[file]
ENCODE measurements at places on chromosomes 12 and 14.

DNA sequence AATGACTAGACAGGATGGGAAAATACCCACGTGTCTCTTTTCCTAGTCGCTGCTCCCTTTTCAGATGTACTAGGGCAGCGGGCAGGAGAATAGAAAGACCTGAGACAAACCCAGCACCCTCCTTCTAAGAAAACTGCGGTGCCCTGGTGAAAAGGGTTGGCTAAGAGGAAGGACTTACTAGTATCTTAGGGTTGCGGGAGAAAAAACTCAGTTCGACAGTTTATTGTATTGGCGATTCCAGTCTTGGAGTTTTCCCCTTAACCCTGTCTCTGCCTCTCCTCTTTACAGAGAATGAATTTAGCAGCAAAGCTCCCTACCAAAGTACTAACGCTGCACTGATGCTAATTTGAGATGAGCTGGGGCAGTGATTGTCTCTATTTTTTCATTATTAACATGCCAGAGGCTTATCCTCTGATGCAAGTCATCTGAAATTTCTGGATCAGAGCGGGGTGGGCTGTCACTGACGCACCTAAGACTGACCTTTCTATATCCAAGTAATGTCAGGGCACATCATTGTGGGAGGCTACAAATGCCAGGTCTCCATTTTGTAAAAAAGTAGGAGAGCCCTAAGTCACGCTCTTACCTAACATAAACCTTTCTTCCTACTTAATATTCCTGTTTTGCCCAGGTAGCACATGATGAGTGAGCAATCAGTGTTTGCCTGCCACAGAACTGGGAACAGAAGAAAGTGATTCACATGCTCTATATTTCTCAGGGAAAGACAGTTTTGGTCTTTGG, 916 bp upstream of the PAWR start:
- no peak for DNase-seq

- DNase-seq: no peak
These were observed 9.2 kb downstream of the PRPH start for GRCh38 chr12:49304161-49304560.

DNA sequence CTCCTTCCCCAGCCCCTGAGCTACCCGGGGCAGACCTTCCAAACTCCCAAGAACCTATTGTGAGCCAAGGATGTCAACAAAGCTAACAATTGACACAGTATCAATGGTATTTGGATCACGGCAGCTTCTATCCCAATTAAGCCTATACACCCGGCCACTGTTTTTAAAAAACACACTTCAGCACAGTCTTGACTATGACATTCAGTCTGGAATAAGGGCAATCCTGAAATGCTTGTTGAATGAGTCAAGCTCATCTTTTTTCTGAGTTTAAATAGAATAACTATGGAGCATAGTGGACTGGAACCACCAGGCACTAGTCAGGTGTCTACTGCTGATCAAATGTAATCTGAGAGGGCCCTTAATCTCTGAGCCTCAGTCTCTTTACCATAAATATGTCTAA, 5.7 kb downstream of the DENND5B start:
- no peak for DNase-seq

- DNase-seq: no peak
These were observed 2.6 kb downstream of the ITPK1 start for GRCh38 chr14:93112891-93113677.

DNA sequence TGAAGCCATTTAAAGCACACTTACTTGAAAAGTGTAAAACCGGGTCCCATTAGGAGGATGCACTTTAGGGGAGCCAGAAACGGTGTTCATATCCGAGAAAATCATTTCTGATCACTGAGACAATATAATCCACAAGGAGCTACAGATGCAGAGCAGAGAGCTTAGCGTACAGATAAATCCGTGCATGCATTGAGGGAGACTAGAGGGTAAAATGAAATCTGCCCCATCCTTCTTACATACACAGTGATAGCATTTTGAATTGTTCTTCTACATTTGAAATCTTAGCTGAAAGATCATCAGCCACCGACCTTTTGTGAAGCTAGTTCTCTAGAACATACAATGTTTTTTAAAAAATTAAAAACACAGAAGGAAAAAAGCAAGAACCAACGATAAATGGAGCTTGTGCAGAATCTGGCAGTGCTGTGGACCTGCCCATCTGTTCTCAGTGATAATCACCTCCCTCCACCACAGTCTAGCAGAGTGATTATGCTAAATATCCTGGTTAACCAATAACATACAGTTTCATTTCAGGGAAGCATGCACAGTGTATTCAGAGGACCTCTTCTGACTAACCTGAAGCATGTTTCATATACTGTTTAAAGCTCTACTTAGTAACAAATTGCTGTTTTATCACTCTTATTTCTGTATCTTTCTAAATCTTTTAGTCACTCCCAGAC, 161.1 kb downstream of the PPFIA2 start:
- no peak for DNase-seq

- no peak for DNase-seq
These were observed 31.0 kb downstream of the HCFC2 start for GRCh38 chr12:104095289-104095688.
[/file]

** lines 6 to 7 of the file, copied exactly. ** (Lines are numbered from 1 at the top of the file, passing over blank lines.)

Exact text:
DNA sequence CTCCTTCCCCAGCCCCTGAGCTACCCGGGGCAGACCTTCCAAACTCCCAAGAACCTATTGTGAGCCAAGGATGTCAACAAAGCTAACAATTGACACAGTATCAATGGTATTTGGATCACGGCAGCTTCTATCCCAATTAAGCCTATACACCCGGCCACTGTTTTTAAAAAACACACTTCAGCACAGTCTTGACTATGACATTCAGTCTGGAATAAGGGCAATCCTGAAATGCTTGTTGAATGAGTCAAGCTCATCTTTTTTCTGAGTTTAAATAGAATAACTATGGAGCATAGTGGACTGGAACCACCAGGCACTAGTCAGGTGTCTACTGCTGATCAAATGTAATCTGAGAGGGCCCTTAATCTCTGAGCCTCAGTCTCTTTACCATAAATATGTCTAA, 5.7 kb downstream of the DENND5B start:
- no peak for DNase-seq